In Singapore, where the question first came up of "How much top-line revenue is paid to OTAs?", a whopping 20% of travellers are from China, representing the single-largest geographic segment. In Japan, where this conversation continued, it's almost 27%, with South Korea taking the top spot at 31.2%. If we take these % China Traffic and multiply it by the 15% commission, we end up with the % of Total Revenue paid to Chinese OTAs below.
Across Asia, the average hotel is paying between 3-4% of top-line Revenue to Chinese OTAs.
To convert this to dollar terms, we need to factor in the total revenue for a given hotel taking into account the # of Rooms, the Average Room Rate, and the Occupancy. Let's assume we have a 200 room hotel charging $200 per night, with 20% of their visitors from China (and hence 20% x 15% = 3% Fees paid to OTAs).
That's sadly over US$350k per year lost:
For convenience, we created the table below which allows hotels of any size, in any location calculate their dollar opportunity cost.
The table assumes an 80% Occupancy, $200 per night, and 15% fee to the OTAs. Simply look up the # of Rooms, and the % of visitors from China to calculate the rough annual cost. If your average stay is $100 per night, simply divide the numbers below by 2.
It's important to take back into account the key assumptions above which are that i) Chinese travellers cannot book directly on your website, and ii) they therefore book entirely with Chinese OTAs. There are indeed alternative ways to booking hotels (i.e. one could simply call a hotel - on the phone, and book a room although rare nowadays).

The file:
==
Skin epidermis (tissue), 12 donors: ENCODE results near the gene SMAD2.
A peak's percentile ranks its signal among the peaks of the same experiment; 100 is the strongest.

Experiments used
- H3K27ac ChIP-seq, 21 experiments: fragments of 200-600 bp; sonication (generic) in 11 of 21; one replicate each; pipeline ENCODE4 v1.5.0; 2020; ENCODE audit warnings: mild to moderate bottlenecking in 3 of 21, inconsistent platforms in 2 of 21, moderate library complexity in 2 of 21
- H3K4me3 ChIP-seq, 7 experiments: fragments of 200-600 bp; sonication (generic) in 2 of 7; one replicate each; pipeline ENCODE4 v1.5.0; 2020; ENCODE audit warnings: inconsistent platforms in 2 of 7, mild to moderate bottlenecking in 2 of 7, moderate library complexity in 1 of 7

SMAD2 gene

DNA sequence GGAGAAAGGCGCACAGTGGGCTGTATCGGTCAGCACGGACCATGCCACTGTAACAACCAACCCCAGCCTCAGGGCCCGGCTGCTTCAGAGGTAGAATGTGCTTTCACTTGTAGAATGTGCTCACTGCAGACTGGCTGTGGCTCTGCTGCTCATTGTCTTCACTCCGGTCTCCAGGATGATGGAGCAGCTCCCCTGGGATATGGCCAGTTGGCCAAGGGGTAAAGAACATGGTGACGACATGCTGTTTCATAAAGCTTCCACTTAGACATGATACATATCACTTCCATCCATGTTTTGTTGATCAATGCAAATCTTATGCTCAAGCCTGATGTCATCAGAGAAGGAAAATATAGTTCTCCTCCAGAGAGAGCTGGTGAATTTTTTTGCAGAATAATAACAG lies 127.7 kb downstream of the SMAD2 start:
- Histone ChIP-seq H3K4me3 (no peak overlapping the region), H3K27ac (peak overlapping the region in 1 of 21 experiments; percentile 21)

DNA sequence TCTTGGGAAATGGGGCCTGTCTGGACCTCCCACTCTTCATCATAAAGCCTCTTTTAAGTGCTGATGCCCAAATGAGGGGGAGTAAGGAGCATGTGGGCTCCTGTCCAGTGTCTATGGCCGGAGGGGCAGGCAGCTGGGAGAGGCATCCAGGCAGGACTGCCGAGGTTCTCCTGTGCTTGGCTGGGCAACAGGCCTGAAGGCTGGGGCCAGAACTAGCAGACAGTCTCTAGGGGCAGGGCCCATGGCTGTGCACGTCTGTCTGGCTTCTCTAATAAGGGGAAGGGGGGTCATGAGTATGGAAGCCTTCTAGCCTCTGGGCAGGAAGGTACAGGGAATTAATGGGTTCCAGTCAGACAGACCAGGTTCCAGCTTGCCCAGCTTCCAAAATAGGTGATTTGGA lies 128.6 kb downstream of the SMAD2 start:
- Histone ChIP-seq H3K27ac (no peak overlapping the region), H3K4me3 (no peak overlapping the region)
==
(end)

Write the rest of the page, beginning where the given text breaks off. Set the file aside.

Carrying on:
In the West, about 49% of bookings are direct with 51% going via OTAs according to Phocuswright data. More importantly, 52% of those who browse on OTA sites end up actually visiting the Hotel website, meaning Hotels at least have the opportunity to recoup about half of those fees above. In China, the possibility to book direct has never really existed, and we'll be gathering more data as we open up this new revenue channel to more hotels each day.
Chinafy can accelerate, almost instantly, your Hotel website from "Incredibly Slow" (or broken) to "Pretty Fast" bringing it down to more normal 3-5 seconds. If you're not getting direct bookings from China, you're not alone. Virtually every foreign hotel's site is super slow in China - but this is changing.
With Chinafy in place, and your site now fast, this opens up the broader spectrum of SEO, SEM, Social, and Influencer marketing for you to facilitate direct bookings, improve brand affinity, and build direct relationships with your guests.
Some next steps:
Step 1: How slow is your site in China? See our Speed Test
Step 2: How does it Index on SEO? See our China SEO Basic Test
Step 3: Reach out, and let's start getting your visitors to book direct
I hope you've enjoyed the breakdown provided here. If you have any further thoughts or comments, reach me on Twitter, or at firstname.lastname@example.org.